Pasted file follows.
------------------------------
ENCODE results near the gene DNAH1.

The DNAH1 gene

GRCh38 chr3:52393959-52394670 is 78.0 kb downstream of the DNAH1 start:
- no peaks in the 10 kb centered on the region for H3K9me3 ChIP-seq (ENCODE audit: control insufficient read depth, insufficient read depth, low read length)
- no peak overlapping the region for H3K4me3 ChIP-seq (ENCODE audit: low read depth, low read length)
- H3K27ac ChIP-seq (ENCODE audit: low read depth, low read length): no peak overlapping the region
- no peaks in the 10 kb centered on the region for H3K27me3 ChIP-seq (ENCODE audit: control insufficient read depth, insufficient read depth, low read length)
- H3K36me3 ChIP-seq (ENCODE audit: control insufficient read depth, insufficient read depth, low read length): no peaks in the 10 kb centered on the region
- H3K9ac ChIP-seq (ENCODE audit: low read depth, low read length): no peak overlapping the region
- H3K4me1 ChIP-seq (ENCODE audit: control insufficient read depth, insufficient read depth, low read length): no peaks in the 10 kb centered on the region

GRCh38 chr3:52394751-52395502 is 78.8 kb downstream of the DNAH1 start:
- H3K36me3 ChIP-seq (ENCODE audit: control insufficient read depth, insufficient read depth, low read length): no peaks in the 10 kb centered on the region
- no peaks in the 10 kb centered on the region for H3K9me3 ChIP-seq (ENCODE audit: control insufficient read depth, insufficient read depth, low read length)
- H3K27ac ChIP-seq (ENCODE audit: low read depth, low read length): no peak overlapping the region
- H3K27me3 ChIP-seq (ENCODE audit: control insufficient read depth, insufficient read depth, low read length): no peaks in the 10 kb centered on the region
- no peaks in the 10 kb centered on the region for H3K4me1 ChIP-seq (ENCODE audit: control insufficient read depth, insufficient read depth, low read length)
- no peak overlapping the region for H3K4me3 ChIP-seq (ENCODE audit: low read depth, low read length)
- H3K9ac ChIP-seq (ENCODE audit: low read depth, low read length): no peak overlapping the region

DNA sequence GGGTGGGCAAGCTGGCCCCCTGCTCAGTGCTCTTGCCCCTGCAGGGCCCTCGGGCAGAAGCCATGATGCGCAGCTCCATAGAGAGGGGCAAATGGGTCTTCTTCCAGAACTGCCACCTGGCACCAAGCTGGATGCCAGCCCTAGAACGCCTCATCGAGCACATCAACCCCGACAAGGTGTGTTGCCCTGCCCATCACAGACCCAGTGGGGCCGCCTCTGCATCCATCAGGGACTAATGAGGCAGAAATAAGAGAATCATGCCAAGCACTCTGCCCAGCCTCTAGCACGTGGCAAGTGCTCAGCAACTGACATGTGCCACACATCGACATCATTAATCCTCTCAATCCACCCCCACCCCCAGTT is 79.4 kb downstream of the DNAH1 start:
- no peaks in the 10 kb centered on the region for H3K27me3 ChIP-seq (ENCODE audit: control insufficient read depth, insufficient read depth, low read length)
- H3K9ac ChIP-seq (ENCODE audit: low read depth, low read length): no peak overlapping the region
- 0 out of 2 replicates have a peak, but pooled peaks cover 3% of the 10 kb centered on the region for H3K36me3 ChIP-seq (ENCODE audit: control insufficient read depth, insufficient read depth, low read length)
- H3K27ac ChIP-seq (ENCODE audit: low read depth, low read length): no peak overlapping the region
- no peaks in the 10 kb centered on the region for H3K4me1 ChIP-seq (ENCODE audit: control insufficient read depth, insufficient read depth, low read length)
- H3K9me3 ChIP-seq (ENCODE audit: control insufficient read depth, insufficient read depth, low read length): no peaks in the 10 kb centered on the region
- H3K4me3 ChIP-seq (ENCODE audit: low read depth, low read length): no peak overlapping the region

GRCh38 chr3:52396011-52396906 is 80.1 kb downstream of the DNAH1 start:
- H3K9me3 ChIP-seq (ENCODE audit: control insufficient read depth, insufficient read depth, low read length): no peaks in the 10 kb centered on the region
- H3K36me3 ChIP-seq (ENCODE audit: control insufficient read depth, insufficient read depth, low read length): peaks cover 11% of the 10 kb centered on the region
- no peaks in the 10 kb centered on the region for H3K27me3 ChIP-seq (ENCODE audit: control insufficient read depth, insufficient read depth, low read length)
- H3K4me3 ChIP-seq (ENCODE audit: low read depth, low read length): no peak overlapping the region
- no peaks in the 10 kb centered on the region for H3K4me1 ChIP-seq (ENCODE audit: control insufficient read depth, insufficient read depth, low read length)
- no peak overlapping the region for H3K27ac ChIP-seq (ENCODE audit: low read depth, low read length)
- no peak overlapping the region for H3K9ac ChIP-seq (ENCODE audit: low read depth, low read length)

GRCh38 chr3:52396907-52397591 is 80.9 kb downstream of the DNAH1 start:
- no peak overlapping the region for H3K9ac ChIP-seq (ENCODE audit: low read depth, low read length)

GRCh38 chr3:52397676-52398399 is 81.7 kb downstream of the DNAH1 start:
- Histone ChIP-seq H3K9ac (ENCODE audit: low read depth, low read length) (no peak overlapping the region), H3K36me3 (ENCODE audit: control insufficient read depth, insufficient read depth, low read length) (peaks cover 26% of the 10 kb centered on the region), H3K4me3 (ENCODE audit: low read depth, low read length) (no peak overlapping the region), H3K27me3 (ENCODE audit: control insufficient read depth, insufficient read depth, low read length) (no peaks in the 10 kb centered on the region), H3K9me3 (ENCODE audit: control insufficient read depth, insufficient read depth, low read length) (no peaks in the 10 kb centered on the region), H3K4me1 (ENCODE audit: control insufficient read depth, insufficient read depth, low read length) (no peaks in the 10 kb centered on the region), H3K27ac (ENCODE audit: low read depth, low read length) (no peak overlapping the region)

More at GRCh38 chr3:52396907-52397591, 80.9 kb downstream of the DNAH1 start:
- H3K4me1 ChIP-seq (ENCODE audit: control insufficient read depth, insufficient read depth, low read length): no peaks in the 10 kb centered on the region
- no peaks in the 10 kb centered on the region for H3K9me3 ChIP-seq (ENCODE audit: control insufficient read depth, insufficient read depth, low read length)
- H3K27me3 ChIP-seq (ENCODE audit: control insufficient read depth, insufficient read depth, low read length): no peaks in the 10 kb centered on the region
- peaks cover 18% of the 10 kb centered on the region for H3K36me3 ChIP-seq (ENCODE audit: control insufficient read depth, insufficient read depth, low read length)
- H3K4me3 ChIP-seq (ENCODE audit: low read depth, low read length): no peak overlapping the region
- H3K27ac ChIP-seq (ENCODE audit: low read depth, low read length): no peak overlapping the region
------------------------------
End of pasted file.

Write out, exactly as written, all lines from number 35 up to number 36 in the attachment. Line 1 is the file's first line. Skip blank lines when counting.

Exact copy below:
GRCh38 chr3:52396907-52397591 is 80.9 kb downstream of the DNAH1 start:
- no peak overlapping the region for H3K9ac ChIP-seq (ENCODE audit: low read depth, low read length)